Zoning laws are a little stricter for attic in-law suites, but it’s completely possible to create a mini-home in this area. Most codes require that an attic must have adequate space, meaning at least 70 square feet of space with a ceiling of at least five feet. Stairways must be at least 36 inches wide. Like basements, you’ll need to install plumbing, insulation, and HVAC systems. It’s a smart idea to also reinforce and sound-proof the floor. Attics cost a bit more to renovate, ranging from $41,000 to $90,000.

Unused Rooms

To save on expensive renovations, you may just want to build an in-law suite in a spare household room or two. Formal rooms that are rarely used, like dining rooms and sitting rooms, can become in-law suites. You can install small bathrooms, kitchenette or “wet bar” areas, and laundry areas.

Keep Privacy Considerations in Mind

Give your loved one some dignity and privacy. Some important amenities you may want to include are:

  • A private full-sized bathroom for privacy and to eliminate fights over the family bathroom.
  • A laundry area with a stackable washer and dryer so they don’t have to carry loads of laundry through the house.
  • A kitchenette or “wet bar” area for food preparation (zoning laws often don’t allow a house to have a second kitchen).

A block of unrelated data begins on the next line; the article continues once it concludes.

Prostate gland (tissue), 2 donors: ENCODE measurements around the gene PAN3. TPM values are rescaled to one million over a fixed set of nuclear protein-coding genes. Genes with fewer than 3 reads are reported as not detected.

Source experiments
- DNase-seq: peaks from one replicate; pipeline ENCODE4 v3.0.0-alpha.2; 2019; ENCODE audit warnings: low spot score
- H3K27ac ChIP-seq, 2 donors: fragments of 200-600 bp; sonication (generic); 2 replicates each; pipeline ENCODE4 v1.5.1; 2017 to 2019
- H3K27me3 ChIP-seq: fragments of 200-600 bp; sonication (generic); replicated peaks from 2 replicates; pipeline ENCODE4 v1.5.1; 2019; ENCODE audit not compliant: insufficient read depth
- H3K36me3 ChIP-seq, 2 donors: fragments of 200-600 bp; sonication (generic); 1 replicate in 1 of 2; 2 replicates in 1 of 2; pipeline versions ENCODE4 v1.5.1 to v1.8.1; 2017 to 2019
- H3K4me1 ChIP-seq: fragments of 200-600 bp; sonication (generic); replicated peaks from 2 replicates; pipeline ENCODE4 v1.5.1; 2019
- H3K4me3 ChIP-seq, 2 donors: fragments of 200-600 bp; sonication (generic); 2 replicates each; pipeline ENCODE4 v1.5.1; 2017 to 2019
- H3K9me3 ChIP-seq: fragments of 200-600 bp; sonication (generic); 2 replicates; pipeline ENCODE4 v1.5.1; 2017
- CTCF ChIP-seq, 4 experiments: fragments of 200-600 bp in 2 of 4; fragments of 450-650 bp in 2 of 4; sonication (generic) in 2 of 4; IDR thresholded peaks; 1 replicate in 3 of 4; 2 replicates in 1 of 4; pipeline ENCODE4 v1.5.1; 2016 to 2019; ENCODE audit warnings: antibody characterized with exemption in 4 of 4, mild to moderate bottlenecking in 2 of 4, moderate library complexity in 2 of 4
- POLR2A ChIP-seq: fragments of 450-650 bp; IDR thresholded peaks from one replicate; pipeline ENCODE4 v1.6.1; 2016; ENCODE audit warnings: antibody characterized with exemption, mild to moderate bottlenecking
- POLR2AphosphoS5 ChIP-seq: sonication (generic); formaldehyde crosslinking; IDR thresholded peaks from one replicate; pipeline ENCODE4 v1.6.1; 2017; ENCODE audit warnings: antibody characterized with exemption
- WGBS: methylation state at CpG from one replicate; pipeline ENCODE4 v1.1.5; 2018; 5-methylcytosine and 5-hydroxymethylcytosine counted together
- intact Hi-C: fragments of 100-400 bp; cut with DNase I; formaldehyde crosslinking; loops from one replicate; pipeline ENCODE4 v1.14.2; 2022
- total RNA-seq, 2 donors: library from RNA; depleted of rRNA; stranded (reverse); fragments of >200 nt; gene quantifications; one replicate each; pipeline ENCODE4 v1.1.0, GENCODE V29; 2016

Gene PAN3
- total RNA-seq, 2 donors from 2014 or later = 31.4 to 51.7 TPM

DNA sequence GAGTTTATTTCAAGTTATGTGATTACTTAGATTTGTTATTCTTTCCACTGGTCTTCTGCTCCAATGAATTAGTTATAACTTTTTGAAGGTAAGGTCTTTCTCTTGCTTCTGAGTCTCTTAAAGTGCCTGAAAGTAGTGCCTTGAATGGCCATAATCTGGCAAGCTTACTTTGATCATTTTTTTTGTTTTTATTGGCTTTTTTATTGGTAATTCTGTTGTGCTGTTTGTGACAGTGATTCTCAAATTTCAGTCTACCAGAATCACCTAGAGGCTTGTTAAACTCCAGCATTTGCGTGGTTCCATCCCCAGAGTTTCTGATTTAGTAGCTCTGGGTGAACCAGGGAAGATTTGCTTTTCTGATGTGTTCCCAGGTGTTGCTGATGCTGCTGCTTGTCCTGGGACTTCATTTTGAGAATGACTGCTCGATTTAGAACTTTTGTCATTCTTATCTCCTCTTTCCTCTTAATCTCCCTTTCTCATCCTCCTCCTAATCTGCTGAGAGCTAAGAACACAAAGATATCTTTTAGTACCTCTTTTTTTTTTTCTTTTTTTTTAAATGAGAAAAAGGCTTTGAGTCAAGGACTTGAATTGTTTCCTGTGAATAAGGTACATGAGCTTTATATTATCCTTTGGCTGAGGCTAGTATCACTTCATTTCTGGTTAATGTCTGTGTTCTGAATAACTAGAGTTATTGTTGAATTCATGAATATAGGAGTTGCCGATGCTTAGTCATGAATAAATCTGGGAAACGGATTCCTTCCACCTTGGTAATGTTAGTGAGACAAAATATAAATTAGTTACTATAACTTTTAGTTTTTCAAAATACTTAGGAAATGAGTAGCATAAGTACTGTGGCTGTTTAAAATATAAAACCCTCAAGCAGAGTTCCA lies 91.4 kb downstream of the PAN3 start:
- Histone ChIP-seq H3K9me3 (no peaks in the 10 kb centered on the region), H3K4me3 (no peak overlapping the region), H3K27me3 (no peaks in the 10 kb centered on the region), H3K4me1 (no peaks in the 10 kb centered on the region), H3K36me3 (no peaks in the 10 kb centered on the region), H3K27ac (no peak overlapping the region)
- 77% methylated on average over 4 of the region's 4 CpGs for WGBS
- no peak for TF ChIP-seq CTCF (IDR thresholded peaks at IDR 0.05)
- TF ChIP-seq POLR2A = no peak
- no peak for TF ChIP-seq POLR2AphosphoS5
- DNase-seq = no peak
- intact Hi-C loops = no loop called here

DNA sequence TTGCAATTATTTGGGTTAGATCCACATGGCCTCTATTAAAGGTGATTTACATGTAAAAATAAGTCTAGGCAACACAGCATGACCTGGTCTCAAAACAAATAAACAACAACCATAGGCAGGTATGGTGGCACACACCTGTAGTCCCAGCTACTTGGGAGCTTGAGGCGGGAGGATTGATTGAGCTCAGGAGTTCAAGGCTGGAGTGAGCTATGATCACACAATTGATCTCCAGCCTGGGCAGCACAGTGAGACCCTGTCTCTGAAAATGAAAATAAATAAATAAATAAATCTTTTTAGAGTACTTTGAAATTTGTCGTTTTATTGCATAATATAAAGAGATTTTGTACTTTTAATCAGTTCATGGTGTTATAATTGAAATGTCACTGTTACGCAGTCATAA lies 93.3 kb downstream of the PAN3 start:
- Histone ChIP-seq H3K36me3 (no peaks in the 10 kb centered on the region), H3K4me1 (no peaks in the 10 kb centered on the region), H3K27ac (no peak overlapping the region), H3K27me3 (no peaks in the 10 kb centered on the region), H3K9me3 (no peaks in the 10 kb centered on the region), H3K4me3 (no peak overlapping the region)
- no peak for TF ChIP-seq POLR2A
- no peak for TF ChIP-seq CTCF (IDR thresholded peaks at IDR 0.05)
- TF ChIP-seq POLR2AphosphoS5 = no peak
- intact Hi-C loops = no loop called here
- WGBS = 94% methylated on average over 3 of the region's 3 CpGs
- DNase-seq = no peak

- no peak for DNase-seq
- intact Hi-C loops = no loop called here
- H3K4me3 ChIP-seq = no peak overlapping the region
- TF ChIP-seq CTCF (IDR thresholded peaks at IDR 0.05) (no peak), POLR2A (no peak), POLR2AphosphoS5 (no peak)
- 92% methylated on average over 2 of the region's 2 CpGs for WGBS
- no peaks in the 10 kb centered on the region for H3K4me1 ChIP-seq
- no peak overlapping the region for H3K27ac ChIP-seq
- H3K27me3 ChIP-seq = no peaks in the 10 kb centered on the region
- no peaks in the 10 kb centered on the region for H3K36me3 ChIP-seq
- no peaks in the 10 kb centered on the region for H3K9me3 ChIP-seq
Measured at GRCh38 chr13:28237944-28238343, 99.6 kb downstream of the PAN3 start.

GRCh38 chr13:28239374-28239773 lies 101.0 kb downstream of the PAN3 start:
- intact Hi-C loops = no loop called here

• A private entrance to their living space (like their own door) so they can come and go as they please without having to walk through your home.
  • Wheelchair accessibility
  • No steps or a removable ramp
  • Shower stall with no curb
  • Wall-mounted sinks
  • Guardrails and grab bars
  • Easy-to-reach cupboards and shelves
  • Plenty of lighting

Take the Leap

Creating an in-law suite is a large, yet rewarding project. It will undoubtedly comfort your loved one knowing you care enough to give them their own space. Your family will be thankful to have privacy and your home’s value could increase. Although energy use is doubling every 20 years in the U.S., the costs of utilizing more electricity at home could be off-set on what you’ll save on long-term care or make by renting out the unit. But before you begin putting money into your in-law suite, do your research on zoning laws and communicate clearly with all family members involved. Then, get to work and have fun creating a safe space for your in-laws.